That is why I was excited to learn that the Girl Scouts has new "journeys" (what they call curriculum units) on media and story telling. I was lucky to get a chance to ask Dr. Andrea Bastiani Archibald, Developmental Psychologist at Girl Scouts of USA, about the new media units.

I asked her how we can raise girl leaders without feeding into the "good girl" stereotype. I know I catch myself talking to the kid about being a good role model or a leader, I find that what I'm really saying is "Don't act up in front of the other kids, cause they might think it's ok to act up too." This is one of the messages that was engrained in me as the oldest of three girls, not to mention from teachers who saw me as a class leader. Instead of hearing that I need to lead by positive example, I heard, don't get caught making fun of someone. Dr. Bastiani Archibald said that Girl Scouts does not want to see girls who are only smiles and polite, in fact she believes that girl-on-girl crime could be from girls feeling pressure to "be good" all the time. We need to realize that being a good role model comes from knowing one's self.

I have also found lately that the kid is taking some of the messages about being a strong girl and seeing a dichotomy: girly girl versus sporty girl. Which is hard to figure out because she is quite a girly girl not to mention awesome on the soccer field. Dr. Bastiani Archibald responded that it is quite natural for girls her age to still be thinking in absolutes. Whew! But I know I need to watch myself when I critique girly girl culture too. I am trying. Dr. Bastiani Archibald said that one way to support our girls is to support their choice of clothing. And whoooweee, is the kid's choice of clothing full of sparkles.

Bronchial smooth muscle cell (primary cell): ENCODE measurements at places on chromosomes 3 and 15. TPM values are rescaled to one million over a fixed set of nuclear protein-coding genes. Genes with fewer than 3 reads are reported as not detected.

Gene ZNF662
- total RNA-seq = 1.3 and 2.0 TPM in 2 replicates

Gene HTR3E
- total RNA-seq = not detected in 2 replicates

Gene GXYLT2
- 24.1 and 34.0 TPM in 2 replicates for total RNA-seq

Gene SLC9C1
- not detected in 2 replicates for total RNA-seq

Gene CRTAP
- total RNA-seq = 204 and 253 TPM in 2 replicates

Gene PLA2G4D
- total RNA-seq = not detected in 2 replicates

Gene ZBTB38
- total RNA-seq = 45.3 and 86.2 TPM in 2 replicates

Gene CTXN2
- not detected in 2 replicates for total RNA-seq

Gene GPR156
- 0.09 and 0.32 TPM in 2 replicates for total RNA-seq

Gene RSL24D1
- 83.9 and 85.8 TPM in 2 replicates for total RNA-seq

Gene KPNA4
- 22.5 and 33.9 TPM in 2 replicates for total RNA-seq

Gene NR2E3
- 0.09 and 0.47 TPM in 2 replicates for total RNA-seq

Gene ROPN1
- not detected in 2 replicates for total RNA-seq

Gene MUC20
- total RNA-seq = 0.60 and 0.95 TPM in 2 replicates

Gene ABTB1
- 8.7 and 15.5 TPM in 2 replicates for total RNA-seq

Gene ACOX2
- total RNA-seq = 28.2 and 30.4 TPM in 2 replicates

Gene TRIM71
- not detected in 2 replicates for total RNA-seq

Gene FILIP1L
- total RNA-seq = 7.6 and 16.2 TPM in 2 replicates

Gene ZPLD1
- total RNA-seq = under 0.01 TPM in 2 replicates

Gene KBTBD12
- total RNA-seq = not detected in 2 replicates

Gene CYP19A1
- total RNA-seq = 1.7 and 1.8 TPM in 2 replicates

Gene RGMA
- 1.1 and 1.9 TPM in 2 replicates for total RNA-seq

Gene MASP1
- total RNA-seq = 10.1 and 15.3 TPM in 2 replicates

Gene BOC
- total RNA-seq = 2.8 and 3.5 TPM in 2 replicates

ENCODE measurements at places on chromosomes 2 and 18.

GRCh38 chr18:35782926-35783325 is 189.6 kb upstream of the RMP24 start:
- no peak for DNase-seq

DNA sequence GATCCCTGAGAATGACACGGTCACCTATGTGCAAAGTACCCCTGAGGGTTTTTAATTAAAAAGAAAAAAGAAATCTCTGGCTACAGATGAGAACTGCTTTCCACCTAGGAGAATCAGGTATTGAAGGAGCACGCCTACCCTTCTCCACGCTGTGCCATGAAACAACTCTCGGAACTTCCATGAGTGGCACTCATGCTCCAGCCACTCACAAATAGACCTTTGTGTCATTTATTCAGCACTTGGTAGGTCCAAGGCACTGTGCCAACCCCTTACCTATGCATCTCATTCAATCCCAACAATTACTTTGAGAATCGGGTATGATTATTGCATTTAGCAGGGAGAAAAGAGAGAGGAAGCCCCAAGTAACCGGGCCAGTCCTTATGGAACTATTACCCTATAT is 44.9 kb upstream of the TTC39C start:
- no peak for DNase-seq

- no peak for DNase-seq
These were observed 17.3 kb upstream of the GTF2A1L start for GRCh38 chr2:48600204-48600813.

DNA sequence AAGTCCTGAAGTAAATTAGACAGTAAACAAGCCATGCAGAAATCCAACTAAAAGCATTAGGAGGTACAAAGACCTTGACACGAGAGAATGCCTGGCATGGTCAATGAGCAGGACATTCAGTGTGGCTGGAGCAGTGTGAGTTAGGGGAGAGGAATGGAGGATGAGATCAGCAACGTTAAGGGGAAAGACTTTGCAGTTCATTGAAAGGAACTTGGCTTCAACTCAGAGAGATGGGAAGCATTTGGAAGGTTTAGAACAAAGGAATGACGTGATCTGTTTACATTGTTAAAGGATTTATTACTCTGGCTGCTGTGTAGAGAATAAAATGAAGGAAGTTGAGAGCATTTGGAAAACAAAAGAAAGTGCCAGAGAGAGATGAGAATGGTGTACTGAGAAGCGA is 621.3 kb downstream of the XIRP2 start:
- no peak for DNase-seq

Dr. Bastiani Archibald told me about activities for the youngest Girl Scouts where Daisies are asked to taste-test different yogurts, some with cartoon characters on them, some without. Then the girls are asked which one they like the best. "The one with the bear on it!" is a typical response. Then it is up to the leaders to lead the girls through acknowledging that cartoons do not make yogurt take better, they just make kids want that type of yogurt more.

The kid's school doesn't start for another few weeks and I don't know when Girl Scouts start back up, but I am eager to get my hands on the Brownie journey and help our girls tell their own story.

You can watch my interview of Dr. Bastiani Archibald below. It was a phone interview and Dr. Bastiani Archibald was the only one video recorded.

23 August 2011

Summer of Feminista: A Latina Hybrid

My name is Dulce and I am an expert guide in helping others chart their own course because I am a psychologist.